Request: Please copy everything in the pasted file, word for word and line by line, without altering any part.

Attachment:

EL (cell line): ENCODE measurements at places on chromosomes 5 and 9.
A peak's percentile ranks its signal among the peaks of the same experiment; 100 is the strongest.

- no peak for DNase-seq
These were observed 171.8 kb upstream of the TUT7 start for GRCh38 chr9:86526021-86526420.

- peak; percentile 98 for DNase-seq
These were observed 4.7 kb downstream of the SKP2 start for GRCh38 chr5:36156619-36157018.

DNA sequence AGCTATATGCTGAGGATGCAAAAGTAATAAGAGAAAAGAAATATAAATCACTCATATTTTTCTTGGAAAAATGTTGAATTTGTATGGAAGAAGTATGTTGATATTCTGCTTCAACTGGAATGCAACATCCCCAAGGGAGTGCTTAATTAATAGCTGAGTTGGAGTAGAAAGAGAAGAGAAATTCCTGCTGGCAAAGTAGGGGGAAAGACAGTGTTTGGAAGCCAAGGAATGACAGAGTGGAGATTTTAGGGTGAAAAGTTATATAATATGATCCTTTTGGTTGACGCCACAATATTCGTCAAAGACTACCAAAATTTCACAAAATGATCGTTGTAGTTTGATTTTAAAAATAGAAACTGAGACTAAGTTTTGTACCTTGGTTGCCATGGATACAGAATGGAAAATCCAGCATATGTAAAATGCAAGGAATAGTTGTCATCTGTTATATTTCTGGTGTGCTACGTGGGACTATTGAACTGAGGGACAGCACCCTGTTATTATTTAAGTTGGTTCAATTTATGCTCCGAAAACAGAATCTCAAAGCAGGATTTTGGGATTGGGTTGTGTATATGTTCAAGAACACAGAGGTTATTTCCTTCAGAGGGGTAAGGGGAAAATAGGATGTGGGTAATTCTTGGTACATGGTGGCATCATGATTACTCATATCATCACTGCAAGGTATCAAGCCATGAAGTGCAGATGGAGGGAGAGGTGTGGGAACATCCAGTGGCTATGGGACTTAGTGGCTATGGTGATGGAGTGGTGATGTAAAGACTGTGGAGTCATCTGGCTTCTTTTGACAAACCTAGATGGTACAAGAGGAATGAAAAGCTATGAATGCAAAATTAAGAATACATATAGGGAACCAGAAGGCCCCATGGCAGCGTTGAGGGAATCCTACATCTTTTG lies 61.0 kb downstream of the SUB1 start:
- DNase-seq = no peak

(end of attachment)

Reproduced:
EL (cell line): ENCODE measurements at places on chromosomes 5 and 9.
A peak's percentile ranks its signal among the peaks of the same experiment; 100 is the strongest.

- no peak for DNase-seq
These were observed 171.8 kb upstream of the TUT7 start for GRCh38 chr9:86526021-86526420.

- peak; percentile 98 for DNase-seq
These were observed 4.7 kb downstream of the SKP2 start for GRCh38 chr5:36156619-36157018.

DNA sequence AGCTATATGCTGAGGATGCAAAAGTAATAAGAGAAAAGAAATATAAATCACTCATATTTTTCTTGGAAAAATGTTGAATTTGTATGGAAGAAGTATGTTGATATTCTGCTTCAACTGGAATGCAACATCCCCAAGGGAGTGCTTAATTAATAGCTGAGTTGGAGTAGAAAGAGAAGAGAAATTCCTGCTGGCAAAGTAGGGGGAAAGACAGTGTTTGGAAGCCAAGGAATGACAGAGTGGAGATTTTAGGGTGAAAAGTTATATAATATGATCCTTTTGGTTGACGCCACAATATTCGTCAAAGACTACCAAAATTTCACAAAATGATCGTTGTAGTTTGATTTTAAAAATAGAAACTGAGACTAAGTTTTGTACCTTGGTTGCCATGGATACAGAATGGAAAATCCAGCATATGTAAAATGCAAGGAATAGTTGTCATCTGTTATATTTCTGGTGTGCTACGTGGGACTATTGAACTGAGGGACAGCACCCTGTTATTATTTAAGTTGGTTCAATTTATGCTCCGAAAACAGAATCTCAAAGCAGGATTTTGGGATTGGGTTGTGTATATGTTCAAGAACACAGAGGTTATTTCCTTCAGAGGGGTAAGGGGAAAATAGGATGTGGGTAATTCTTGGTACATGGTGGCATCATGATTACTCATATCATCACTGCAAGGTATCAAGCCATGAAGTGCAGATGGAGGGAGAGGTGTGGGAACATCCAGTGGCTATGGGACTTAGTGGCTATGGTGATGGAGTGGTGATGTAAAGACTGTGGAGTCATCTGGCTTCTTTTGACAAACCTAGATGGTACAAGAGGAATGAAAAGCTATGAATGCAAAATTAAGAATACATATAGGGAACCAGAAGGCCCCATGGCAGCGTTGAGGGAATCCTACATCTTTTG lies 61.0 kb downstream of the SUB1 start:
- DNase-seq = no peak